All four of our patents were able to visit Casa Blanco, something for which I am eternally grateful. My brother still teases me about my Dad’s visit. Sitting at our picture window, gazing out at the lake oscillating between raging whitecaps and On Golden Pond stillness, his short term memory long gone as a functional part of his being. About every 30 minutes or so he would exclaim “who owns this place? What a lucky guy HE is! He must be really rich”. Whenever we recall his sole visit that quote invariably comes up.

Our lives at Casa Blanco have been marked by loss. 3 parents, two dogs, a few friends who’ve fled our latitude for more welcoming climes. Despite that when I look out the windows what I see is little ones, the grandchildren caught in the magic of Casa Blanco and “Camp Grammy”. I hear their voices, the peals of laughter, the clamor as they jump off the pier or climb onto the lily pad. Despite myself, a man who avoids expectations as the emotional time bombs they so often turn out to be, I find myself dreaming of what might come next.

I can’t help myself.

As painful as it would be if none of these come to pass I look out into the yard and I see wiffle balls and bats and tees and, oops, a broken window or two. Theres a little plastic pool perpetually filling and spilling. Fishing poles with bobbers floating just off the pier, a tiny shoulder resting on my arm as we sun ourselves and pretend to fish. Cheek splitting smiles that burst of pride as one child drives our silly little antique Whaler and a sibling or a cousin or maybe just a friend gets up on one ski for the first time. And sunsets. So many sunsets that Beth and I share with our children and grandchildren.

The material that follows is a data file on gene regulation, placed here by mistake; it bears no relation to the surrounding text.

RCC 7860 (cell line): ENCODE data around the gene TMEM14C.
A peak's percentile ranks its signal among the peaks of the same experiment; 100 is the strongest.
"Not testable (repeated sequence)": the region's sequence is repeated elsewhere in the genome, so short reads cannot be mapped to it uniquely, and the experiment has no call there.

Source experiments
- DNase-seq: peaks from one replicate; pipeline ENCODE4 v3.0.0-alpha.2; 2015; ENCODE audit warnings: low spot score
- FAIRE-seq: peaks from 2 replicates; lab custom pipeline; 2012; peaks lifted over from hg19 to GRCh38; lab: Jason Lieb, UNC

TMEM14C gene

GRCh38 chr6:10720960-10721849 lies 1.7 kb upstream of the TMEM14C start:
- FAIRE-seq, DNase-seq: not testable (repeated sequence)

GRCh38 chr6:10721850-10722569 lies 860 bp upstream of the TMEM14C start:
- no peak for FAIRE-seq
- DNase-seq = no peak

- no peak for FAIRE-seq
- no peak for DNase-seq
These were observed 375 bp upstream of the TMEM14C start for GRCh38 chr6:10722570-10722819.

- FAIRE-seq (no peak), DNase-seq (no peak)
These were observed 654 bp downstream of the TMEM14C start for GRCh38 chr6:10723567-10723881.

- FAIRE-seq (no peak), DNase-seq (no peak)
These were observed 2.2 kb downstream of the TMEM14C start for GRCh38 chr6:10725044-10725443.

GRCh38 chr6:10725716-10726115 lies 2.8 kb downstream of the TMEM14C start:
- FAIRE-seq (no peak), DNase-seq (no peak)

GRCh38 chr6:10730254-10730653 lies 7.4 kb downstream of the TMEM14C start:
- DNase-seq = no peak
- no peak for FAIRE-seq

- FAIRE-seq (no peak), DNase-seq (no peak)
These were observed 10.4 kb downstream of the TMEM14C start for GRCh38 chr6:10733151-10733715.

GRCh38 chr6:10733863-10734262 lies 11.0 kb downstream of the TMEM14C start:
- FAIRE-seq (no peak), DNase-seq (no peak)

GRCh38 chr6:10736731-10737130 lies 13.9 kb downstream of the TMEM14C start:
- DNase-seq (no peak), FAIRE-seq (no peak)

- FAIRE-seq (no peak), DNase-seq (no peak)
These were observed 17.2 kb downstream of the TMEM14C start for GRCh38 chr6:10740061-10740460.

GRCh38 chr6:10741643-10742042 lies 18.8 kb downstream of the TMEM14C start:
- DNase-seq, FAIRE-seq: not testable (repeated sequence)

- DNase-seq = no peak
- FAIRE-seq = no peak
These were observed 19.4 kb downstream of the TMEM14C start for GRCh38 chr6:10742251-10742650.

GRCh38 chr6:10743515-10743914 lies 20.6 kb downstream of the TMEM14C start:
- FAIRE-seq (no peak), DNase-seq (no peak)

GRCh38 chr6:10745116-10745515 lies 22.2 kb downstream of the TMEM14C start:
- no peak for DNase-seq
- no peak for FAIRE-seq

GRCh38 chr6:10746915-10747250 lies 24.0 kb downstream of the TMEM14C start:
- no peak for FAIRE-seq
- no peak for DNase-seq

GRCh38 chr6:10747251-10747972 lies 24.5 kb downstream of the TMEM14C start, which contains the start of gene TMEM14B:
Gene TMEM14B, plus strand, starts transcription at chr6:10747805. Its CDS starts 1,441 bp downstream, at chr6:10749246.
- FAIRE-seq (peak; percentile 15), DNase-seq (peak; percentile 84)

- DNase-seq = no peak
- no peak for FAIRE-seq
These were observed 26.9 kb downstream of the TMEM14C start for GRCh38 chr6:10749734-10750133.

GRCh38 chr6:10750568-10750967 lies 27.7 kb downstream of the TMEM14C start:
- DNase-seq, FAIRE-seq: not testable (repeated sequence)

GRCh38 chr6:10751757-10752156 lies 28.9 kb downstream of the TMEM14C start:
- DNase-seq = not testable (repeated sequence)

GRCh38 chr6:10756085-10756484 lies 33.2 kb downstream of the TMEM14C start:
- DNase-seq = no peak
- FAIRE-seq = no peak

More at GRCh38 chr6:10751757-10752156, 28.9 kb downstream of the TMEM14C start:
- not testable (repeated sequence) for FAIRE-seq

Expectations mean hope, and hope is a dangerous thing, I know. When I dream of tomorrow’s tomorrow and see Casa Blanco it looks like my forever home. Looks like just what we hoped it would be, our next home, filled with the grandchildren Beth so very much wanted to nurture. How I will fight leaving that, for as long as it’s there. But what if none of that comes to pass? Is it still Casa Blanco if there are no children, or children’s children to warm our home with another generation of love? It will always be a home, my home, as long as I have Beth and she has me. Without all the rest, though, is it just where Mom and Dad live, a very sensible house for an older couple, albeit one with a nice view?

Today it is still Casa Blanco, the home where my heart lives. Where I hear yesterday’s tiny voice explaining a tiny puzzle (I think it goes here, Papi), and look forward to a big, messy, loud dinner table tonight, filled with family, where we will sit for what seems like hours (in pre-school time), happy in each other’s love and safe for at least today from whatever tomorrow may have in store for our little home.

What a blessing, today, filled with hope, living in all that is Casa Blanco.

I’ll see you next week…